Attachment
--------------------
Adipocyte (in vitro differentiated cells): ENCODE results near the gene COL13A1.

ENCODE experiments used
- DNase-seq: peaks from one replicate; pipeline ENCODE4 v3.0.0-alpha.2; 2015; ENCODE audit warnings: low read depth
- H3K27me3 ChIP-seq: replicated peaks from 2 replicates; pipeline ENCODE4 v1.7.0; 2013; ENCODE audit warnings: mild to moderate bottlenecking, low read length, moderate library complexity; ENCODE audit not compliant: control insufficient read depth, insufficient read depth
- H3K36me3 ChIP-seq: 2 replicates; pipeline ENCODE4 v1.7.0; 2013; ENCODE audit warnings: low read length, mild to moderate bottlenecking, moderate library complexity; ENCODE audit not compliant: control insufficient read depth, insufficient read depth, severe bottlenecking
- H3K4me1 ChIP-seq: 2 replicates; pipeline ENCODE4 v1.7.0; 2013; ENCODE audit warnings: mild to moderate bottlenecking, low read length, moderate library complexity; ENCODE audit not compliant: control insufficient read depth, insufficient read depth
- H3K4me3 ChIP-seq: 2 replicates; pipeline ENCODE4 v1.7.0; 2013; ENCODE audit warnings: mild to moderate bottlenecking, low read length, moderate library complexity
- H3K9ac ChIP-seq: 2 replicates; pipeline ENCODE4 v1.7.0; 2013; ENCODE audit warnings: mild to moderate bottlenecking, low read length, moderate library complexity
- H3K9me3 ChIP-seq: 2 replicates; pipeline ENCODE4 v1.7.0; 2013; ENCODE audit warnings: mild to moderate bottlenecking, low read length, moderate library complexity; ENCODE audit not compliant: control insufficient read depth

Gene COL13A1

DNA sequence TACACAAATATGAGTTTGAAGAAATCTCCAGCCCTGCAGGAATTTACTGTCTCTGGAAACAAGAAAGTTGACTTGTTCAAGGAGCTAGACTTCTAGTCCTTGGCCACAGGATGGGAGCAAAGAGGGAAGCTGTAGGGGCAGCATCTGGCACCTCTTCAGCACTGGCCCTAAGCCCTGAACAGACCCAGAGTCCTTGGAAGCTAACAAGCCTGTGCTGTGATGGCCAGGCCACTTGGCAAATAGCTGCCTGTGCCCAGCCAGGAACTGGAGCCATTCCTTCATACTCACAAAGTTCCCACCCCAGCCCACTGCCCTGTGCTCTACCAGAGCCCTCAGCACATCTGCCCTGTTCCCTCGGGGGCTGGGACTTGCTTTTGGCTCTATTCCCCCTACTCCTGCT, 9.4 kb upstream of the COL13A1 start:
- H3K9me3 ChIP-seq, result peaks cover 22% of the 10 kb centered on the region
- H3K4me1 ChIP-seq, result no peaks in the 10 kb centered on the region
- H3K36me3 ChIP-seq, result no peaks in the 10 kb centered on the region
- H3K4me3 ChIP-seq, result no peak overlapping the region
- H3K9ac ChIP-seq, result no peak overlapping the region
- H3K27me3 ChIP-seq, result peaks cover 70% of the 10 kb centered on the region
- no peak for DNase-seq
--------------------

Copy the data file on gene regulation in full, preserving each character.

Adipocyte (in vitro differentiated cells): ENCODE results near the gene COL13A1.

ENCODE experiments used
- DNase-seq: peaks from one replicate; pipeline ENCODE4 v3.0.0-alpha.2; 2015; ENCODE audit warnings: low read depth
- H3K27me3 ChIP-seq: replicated peaks from 2 replicates; pipeline ENCODE4 v1.7.0; 2013; ENCODE audit warnings: mild to moderate bottlenecking, low read length, moderate library complexity; ENCODE audit not compliant: control insufficient read depth, insufficient read depth
- H3K36me3 ChIP-seq: 2 replicates; pipeline ENCODE4 v1.7.0; 2013; ENCODE audit warnings: low read length, mild to moderate bottlenecking, moderate library complexity; ENCODE audit not compliant: control insufficient read depth, insufficient read depth, severe bottlenecking
- H3K4me1 ChIP-seq: 2 replicates; pipeline ENCODE4 v1.7.0; 2013; ENCODE audit warnings: mild to moderate bottlenecking, low read length, moderate library complexity; ENCODE audit not compliant: control insufficient read depth, insufficient read depth
- H3K4me3 ChIP-seq: 2 replicates; pipeline ENCODE4 v1.7.0; 2013; ENCODE audit warnings: mild to moderate bottlenecking, low read length, moderate library complexity
- H3K9ac ChIP-seq: 2 replicates; pipeline ENCODE4 v1.7.0; 2013; ENCODE audit warnings: mild to moderate bottlenecking, low read length, moderate library complexity
- H3K9me3 ChIP-seq: 2 replicates; pipeline ENCODE4 v1.7.0; 2013; ENCODE audit warnings: mild to moderate bottlenecking, low read length, moderate library complexity; ENCODE audit not compliant: control insufficient read depth

Gene COL13A1

DNA sequence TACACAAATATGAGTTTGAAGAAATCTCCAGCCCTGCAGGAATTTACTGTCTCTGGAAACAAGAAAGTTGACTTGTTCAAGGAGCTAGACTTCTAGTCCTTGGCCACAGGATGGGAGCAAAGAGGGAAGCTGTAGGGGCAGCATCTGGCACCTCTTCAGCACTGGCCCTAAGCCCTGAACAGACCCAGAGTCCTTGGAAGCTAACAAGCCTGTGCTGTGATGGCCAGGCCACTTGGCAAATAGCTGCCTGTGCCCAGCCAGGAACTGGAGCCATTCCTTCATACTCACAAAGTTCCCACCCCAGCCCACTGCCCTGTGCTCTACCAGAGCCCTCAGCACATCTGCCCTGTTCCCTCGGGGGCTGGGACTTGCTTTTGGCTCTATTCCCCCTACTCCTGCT, 9.4 kb upstream of the COL13A1 start:
- H3K9me3 ChIP-seq, result peaks cover 22% of the 10 kb centered on the region
- H3K4me1 ChIP-seq, result no peaks in the 10 kb centered on the region
- H3K36me3 ChIP-seq, result no peaks in the 10 kb centered on the region
- H3K4me3 ChIP-seq, result no peak overlapping the region
- H3K9ac ChIP-seq, result no peak overlapping the region
- H3K27me3 ChIP-seq, result peaks cover 70% of the 10 kb centered on the region
- no peak for DNase-seq